Before last year, the only games I played were on a Nintendo platform. In fact, since I got a Nintendo 64 when I was five, I’ve only ever kept up consistently with Nintendo consoles and handheld devices. When I was younger, that decision was mostly based on the fact that Nintendo was the home of Pokémon and Zelda, but as I got older, my reasoning became a bit more serious. I’ve found that Nintendo has been the primary choice for a lot of queer gamers through the years.
One of the best parts of starting a new roleplaying game is creating a new character. In fact, my roommate often times just creates a character and doesn’t play the actual game. And what I’ve discovered over my years of gaming is that everyone has a different strategy when they go to create a character. Some people want to make a character that looks badass or interesting, and some people just want to make something that resembles them.
It seems nowadays that, in our post-Glee world, that every TV show has at least one queer character — no matter how poorly written. However, it wasn’t too long ago that queer folks were fighting for any crumb of representation, finding their only solace in Will & Grace and the sexual tension between Xena and Gabrielle. Many young queer people became devoted to specific media, not because it was necessarily meant for them, but because they had elements that they related to as marginalized people.
Muck Rack makes it simple to find people, tweets, or articles that mention any name, keyword, company, hashtag etc. We've compiled this guide to help you make the most of your search.
Selecting a term
Start searching tweets, articles from media outlets, articles mentioned in tweets, journalists'
names, titles and bios with some suggested searches:
Companies or Topics (e.g. iPhone, Microsoft)
Phrases (e.g. "cloud computing") — use quotes to keep the terms together
Twitter handles (e.g. @username) — returns those who have mentioned or replied to
Names (e.g. "David Pogue")
Hashtags (e.g. #sxsw, #london2012)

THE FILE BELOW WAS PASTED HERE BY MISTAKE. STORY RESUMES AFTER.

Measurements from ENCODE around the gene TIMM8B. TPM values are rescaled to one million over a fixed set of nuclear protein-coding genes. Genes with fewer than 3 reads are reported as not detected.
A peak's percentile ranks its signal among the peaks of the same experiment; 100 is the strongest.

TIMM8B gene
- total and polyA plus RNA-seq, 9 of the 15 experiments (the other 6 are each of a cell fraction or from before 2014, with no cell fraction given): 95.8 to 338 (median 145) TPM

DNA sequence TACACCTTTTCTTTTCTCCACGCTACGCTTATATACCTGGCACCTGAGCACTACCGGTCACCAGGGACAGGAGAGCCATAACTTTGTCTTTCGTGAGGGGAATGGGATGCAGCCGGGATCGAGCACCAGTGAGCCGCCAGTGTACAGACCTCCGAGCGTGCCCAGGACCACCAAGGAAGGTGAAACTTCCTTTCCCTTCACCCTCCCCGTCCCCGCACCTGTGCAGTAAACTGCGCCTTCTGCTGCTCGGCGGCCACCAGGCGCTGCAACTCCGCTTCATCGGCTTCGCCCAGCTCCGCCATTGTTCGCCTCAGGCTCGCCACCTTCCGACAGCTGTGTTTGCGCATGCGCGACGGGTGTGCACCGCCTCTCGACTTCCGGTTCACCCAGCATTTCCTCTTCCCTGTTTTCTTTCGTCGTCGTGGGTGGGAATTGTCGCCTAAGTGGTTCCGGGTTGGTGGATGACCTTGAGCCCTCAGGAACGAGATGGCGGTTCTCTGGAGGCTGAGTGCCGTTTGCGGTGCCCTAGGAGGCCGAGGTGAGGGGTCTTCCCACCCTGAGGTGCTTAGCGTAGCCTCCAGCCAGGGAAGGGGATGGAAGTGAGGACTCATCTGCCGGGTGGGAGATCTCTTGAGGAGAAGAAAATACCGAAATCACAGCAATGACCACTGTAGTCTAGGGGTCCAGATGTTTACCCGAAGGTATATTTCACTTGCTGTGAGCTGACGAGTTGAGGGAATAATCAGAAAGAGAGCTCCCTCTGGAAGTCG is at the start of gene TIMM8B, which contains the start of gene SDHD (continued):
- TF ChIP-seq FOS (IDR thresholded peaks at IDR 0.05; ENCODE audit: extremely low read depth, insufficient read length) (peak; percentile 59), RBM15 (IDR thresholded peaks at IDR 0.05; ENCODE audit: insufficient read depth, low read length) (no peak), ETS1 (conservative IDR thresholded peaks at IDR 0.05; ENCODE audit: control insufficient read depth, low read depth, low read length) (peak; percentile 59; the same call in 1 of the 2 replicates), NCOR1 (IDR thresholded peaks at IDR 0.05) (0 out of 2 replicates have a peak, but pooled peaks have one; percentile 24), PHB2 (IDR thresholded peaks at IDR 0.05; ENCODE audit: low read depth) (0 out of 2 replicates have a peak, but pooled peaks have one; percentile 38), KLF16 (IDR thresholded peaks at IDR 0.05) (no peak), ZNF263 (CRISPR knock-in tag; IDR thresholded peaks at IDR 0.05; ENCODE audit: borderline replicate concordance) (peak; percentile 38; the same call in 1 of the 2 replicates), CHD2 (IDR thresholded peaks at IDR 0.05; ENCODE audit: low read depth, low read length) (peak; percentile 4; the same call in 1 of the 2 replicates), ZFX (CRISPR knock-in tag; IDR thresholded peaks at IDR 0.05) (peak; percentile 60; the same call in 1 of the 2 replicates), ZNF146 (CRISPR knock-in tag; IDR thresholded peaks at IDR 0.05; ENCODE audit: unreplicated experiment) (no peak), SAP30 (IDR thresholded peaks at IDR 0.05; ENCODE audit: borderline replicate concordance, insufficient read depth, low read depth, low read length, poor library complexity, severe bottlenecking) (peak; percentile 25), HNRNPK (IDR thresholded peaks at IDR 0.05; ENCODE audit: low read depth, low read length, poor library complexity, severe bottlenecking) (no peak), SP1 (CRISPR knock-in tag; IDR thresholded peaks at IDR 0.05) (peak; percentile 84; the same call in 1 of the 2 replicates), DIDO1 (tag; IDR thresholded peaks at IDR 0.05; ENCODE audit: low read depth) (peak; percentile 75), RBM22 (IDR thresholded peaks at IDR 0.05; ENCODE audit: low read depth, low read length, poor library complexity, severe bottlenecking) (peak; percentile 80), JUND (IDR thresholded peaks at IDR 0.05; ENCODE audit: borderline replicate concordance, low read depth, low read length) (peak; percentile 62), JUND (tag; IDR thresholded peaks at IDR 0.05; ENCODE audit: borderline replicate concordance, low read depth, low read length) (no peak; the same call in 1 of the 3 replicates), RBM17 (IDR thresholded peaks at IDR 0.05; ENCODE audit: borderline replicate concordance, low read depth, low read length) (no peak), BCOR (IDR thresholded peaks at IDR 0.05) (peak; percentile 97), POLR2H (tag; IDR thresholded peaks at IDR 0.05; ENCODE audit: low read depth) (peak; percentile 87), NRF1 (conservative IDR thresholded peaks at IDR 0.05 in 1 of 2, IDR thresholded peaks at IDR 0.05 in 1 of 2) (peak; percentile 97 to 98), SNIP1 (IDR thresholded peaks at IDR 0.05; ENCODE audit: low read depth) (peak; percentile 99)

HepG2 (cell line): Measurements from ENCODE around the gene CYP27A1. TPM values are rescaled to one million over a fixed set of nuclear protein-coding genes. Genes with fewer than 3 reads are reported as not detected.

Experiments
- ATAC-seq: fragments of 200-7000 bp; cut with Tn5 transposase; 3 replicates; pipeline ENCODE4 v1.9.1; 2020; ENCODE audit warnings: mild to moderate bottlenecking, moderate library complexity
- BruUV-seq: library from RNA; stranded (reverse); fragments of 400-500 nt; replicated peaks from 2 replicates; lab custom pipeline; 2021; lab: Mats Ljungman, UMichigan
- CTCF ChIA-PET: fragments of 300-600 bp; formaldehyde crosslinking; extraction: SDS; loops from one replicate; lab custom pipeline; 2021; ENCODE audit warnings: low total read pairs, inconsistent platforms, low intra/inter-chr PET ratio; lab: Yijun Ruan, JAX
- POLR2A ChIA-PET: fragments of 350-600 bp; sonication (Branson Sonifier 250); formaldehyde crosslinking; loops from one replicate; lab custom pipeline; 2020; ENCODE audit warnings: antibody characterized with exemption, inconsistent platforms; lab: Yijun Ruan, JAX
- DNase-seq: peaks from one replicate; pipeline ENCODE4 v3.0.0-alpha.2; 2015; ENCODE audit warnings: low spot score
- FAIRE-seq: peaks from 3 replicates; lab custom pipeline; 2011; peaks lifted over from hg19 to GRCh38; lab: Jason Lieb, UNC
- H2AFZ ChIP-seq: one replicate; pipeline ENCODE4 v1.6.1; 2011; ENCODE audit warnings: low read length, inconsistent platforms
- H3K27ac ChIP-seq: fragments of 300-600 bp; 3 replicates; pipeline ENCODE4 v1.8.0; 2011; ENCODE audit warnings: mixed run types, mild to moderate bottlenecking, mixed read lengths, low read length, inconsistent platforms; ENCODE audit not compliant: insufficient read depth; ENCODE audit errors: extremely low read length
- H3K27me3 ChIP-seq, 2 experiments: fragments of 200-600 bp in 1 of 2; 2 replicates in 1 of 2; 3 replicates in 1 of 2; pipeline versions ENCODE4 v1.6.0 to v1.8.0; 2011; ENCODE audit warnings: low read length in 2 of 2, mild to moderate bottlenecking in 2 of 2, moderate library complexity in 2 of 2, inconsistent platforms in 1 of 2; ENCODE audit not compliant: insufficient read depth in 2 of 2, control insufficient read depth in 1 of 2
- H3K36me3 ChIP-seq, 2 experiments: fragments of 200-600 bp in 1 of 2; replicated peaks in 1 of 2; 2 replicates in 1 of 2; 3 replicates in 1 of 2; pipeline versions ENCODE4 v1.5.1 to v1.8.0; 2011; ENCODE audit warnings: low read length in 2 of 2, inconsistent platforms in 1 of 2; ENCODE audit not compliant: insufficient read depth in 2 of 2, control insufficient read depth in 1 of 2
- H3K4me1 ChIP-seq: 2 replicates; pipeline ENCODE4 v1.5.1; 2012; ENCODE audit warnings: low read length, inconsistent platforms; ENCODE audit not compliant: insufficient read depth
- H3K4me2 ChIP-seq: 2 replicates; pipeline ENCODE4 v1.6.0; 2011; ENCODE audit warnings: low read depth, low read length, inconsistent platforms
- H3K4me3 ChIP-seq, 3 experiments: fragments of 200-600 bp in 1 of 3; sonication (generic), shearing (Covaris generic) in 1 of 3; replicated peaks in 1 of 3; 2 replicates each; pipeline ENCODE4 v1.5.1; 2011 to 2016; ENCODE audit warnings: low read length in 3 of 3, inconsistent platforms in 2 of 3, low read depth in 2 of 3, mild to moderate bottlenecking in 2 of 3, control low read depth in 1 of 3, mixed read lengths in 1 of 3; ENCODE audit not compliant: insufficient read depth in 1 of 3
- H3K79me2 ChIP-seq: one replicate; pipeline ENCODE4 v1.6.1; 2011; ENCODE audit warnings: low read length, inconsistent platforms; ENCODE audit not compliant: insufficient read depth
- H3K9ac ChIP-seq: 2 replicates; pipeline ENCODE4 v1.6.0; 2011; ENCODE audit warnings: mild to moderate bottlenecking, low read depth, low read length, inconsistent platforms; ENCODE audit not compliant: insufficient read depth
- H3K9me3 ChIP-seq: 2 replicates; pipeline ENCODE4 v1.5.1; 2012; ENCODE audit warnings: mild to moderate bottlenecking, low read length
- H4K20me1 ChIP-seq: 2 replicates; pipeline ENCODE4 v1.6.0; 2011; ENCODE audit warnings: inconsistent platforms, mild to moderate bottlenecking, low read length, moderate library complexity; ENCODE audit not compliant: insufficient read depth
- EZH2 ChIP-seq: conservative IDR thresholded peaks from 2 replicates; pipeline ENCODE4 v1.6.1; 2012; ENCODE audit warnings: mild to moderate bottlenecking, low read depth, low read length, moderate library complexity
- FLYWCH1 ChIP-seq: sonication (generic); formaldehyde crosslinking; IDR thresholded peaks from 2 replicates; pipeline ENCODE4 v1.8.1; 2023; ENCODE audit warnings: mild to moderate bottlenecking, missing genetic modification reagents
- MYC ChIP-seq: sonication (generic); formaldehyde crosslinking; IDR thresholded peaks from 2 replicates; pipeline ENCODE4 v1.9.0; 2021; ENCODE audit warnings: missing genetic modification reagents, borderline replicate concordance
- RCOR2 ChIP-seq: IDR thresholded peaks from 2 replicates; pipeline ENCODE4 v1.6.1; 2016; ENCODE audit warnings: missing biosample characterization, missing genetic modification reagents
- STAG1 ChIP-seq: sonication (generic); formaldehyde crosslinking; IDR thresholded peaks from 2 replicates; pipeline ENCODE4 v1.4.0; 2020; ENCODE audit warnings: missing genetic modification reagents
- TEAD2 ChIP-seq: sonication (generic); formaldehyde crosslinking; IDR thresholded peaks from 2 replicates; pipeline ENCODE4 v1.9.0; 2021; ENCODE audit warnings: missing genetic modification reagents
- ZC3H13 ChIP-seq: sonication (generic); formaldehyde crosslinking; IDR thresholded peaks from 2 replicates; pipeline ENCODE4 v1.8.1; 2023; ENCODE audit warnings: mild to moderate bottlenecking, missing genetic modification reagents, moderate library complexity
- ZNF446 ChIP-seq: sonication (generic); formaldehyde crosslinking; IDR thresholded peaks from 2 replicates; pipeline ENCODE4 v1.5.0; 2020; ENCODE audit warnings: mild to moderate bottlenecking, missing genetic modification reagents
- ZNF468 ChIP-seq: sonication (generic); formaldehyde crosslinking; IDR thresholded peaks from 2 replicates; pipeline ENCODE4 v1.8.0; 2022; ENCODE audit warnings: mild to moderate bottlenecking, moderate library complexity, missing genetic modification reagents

Bio details (e.g. vegan, Olympics, father)
Muck Rack's Advanced Search allows for many boolean operators.
Find results that mention multiple specified terms, use AND or
+. For example, ensure each result contains both Elon Musk and Mark Zuckerberg by
searching Musk AND Zuckerberg or Musk + Zuckerberg.
Use the operators OR or , to broaden your search when you'd like either of
multiple terms to appear in results. (This is the default behavior of our search when no operators
are used). For example, results will contain either cake or cookie by searching cake OR cookie or cake,cookie
Use NOT or - to subtract results from your search. For
example, searching Disney will yield results about the Walt Disney Company as well as Walt Disney
World Resort. To exclude mentions of Disney World, search for Disney -World or Disney
When using one of these operators with a phrase, enclose it in quotation marks. For example, you can
find results about smartphones excluding Apple's iPhone 4S by searching smartphone -"iPhone
Exact case matching or punctuation
If you're searching for a brand name or keyword that relies on specific punctuation marks or capitalization, you can
find results that match your exact query by adding matchcase: before the keyword you're searching for, like matchcase:E*TRADE .
Use parentheses to separate multiple
boolean phrases. For example, to find journalists talking about having fun in Disney World or
Disneyland, search for ("disney world" OR disneyland) AND fun.
An asterisk can be used to search for any variation of a root word truncated by the asterisk. For example, searching for admin* will return results for administrator, administration, administer, administered, etc.
A near operator is an AND operator where you can control the distance between the words. You can vary the distance the near operation uses by adding a forward slash and number (between 0-99) such as strawberries NEAR/10 "whipped cream", which means the strawberries must exist within 10 words of "whipped cream".